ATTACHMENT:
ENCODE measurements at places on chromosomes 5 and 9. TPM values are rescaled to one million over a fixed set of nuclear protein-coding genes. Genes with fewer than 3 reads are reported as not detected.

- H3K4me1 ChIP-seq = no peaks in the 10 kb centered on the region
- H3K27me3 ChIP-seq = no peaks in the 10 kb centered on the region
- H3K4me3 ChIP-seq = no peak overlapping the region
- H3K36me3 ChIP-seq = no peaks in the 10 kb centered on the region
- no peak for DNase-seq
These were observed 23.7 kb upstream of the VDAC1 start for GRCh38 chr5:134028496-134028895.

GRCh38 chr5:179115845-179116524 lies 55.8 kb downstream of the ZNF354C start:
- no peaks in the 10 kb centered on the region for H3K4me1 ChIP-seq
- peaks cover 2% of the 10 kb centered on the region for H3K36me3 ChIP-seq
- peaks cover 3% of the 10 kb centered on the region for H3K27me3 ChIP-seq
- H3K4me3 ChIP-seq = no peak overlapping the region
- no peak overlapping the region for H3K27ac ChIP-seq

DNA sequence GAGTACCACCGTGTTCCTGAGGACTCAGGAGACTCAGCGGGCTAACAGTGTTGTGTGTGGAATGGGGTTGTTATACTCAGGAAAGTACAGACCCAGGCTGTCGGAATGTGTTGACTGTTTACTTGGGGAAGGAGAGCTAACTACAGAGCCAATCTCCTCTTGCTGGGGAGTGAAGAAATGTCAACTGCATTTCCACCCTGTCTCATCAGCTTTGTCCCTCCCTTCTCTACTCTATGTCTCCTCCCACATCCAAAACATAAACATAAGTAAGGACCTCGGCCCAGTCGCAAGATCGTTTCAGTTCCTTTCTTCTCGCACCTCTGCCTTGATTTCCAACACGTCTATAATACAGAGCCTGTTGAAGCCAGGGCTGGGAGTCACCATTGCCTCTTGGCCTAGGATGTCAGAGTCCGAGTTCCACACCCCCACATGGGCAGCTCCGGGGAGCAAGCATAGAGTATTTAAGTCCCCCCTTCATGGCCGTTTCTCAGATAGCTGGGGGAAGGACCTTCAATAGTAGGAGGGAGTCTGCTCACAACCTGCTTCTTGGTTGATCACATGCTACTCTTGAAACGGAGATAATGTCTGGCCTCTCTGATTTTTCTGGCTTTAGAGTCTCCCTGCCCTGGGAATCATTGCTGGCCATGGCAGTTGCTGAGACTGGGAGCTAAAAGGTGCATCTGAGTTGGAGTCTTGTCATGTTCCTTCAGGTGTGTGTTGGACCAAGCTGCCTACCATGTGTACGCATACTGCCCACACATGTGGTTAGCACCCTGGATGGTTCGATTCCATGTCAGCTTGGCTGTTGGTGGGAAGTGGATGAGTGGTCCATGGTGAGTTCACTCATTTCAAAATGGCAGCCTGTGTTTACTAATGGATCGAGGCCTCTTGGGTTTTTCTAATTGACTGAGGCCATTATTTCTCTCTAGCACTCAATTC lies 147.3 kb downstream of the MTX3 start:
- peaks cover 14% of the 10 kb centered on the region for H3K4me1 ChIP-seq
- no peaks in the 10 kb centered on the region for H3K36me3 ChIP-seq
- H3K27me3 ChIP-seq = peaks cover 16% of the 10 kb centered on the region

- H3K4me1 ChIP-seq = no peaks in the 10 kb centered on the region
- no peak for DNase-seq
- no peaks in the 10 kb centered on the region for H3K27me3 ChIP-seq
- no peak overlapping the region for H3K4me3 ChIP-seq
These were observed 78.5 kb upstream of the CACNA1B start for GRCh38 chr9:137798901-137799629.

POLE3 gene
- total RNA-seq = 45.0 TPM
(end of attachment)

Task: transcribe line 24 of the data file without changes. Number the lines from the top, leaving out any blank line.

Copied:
- total RNA-seq = 45.0 TPM